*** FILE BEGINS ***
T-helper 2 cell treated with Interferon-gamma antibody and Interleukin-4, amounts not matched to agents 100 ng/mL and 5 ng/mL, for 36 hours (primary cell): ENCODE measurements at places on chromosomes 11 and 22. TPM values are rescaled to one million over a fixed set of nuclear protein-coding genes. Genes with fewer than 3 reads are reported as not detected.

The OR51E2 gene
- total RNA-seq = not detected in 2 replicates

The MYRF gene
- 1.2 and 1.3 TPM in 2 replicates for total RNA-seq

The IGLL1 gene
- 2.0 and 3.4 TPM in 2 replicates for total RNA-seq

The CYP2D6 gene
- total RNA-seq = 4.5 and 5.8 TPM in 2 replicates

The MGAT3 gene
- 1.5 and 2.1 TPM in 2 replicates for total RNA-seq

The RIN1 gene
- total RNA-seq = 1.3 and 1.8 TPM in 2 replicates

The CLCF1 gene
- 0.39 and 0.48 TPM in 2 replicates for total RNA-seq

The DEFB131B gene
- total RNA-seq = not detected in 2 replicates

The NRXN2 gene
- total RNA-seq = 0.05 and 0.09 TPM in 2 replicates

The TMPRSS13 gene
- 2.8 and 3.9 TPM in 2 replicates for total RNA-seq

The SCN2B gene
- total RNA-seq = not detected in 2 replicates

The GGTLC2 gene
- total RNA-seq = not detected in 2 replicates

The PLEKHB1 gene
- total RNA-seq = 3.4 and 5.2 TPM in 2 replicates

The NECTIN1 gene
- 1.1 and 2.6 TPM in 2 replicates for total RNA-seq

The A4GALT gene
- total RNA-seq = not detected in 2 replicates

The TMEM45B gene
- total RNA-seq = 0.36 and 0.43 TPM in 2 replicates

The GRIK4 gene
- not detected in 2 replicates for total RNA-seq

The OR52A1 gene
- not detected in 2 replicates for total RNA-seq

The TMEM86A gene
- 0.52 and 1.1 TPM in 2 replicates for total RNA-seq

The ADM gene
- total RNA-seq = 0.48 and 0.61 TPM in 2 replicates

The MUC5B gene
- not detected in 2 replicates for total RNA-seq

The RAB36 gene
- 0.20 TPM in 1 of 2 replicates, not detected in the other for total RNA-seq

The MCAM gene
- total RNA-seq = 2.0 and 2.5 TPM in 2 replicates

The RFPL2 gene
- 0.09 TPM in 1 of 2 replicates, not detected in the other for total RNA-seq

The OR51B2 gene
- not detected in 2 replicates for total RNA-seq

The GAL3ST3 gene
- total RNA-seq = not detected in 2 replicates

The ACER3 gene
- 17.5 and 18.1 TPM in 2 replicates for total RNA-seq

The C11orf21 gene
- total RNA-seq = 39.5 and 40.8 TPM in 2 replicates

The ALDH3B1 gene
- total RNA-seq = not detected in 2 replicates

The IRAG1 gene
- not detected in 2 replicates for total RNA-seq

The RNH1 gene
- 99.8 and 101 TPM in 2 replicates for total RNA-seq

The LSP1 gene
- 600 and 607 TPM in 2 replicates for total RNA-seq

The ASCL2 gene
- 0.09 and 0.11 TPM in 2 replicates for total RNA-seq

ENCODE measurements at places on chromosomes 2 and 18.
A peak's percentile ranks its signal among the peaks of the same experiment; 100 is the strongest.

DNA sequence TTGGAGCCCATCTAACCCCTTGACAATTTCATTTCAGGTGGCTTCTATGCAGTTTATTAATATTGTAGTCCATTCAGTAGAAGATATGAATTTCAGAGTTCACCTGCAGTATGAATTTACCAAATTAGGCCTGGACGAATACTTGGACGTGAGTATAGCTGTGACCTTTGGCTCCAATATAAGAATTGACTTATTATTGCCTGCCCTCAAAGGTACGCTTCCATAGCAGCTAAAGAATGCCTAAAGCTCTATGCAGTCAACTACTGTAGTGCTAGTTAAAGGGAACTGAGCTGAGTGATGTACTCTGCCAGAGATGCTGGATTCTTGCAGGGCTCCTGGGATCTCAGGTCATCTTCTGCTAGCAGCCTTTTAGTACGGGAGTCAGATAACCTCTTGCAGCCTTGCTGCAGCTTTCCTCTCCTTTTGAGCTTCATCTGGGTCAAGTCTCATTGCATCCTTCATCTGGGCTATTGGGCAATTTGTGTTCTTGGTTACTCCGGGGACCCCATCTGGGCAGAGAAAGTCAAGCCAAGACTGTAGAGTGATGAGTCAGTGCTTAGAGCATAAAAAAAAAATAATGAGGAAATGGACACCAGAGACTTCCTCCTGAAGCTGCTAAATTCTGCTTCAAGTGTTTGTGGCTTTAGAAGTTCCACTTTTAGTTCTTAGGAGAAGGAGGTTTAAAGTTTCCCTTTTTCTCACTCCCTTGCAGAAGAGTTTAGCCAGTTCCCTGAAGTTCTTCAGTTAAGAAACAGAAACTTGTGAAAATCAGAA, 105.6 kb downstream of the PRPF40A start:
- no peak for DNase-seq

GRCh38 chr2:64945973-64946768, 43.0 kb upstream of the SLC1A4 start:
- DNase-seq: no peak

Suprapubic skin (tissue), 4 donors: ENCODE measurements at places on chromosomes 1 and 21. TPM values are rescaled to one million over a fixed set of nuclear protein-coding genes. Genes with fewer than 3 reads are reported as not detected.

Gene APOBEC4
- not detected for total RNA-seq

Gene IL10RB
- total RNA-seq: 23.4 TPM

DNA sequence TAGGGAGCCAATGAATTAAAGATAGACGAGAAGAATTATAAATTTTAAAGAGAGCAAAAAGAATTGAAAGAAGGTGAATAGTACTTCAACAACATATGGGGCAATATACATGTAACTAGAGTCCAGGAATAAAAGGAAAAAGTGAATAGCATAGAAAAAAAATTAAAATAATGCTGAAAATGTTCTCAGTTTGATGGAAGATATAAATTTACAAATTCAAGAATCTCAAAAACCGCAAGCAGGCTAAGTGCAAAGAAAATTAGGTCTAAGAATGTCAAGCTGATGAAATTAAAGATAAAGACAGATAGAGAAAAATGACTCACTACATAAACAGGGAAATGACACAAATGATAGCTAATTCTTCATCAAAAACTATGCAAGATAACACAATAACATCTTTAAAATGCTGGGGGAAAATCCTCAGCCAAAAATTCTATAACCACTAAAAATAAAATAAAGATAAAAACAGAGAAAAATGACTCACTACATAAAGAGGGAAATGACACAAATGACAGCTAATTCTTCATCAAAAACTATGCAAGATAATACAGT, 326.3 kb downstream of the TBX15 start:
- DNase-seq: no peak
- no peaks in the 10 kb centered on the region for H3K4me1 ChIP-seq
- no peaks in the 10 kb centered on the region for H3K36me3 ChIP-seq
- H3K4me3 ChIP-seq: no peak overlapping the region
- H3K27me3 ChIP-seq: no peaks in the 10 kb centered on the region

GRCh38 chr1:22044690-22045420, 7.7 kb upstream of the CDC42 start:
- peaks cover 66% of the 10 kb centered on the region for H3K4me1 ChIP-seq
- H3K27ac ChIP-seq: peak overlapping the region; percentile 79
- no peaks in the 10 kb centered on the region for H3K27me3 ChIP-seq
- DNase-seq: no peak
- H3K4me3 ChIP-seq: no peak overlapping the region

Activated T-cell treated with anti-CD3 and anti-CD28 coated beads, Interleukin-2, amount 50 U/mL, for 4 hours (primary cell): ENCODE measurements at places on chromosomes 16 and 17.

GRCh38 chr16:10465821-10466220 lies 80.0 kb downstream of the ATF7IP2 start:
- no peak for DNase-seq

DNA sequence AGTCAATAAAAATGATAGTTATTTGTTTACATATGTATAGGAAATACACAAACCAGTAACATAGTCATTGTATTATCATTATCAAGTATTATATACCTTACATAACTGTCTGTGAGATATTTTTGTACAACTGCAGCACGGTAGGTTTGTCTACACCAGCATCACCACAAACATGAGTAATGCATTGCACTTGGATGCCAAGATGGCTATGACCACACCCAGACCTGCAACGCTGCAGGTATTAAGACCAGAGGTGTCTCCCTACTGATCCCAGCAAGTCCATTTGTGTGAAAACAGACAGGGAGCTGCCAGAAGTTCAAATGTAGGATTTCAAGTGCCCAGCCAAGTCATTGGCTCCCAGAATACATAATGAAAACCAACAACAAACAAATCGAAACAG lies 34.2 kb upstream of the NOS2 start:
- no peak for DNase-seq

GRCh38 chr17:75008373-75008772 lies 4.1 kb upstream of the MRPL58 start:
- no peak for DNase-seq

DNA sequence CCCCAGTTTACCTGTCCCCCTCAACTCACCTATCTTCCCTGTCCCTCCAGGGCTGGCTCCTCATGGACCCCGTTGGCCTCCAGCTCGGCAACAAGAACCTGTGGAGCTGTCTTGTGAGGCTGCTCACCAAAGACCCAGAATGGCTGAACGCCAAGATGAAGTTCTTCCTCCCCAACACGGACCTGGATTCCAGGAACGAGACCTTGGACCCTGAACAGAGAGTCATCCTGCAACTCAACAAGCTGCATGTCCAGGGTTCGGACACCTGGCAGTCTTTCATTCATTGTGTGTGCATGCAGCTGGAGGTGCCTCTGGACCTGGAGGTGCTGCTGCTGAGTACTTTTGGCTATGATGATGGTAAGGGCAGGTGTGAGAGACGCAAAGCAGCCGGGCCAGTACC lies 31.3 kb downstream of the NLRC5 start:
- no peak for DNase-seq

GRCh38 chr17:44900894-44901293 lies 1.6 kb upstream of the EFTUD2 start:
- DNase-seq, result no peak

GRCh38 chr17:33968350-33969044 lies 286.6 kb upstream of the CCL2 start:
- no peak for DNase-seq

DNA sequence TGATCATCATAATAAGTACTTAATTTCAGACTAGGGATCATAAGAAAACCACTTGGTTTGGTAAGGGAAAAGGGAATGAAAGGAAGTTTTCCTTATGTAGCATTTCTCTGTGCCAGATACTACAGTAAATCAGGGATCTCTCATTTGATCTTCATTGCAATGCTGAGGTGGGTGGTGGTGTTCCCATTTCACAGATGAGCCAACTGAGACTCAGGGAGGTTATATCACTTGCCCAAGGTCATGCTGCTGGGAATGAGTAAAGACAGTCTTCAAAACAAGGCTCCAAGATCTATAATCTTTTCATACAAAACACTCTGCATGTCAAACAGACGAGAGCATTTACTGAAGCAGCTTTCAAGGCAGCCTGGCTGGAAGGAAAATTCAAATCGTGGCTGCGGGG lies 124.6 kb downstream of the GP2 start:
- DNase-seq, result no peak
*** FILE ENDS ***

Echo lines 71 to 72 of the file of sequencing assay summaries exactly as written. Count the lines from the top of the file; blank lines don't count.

- no peak for DNase-seq

GRCh38 chr2:64945973-64946768, 43.0 kb upstream of the SLC1A4 start: